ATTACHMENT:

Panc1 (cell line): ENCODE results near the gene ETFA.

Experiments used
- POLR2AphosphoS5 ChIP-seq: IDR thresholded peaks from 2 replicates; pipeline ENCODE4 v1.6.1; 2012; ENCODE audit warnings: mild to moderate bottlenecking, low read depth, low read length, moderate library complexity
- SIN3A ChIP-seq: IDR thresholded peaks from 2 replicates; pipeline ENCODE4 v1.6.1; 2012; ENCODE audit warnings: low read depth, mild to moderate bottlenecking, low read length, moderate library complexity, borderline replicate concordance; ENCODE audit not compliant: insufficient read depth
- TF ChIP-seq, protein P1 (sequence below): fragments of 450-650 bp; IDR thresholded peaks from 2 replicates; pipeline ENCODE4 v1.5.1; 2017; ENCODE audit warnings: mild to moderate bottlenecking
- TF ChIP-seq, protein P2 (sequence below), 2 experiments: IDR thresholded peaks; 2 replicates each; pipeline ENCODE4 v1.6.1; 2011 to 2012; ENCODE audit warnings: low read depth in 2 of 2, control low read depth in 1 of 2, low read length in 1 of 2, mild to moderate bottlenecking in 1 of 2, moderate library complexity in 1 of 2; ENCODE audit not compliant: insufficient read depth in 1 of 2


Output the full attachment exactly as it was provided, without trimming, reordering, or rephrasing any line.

Panc1 (cell line): ENCODE results near the gene ETFA.

Experiments used
- POLR2AphosphoS5 ChIP-seq: IDR thresholded peaks from 2 replicates; pipeline ENCODE4 v1.6.1; 2012; ENCODE audit warnings: mild to moderate bottlenecking, low read depth, low read length, moderate library complexity
- SIN3A ChIP-seq: IDR thresholded peaks from 2 replicates; pipeline ENCODE4 v1.6.1; 2012; ENCODE audit warnings: low read depth, mild to moderate bottlenecking, low read length, moderate library complexity, borderline replicate concordance; ENCODE audit not compliant: insufficient read depth
- TF ChIP-seq, protein P1 (sequence below): fragments of 450-650 bp; IDR thresholded peaks from 2 replicates; pipeline ENCODE4 v1.5.1; 2017; ENCODE audit warnings: mild to moderate bottlenecking
- TF ChIP-seq, protein P2 (sequence below), 2 experiments: IDR thresholded peaks; 2 replicates each; pipeline ENCODE4 v1.6.1; 2011 to 2012; ENCODE audit warnings: low read depth in 2 of 2, control low read depth in 1 of 2, low read length in 1 of 2, mild to moderate bottlenecking in 1 of 2, moderate library complexity in 1 of 2; ENCODE audit not compliant: insufficient read depth in 1 of 2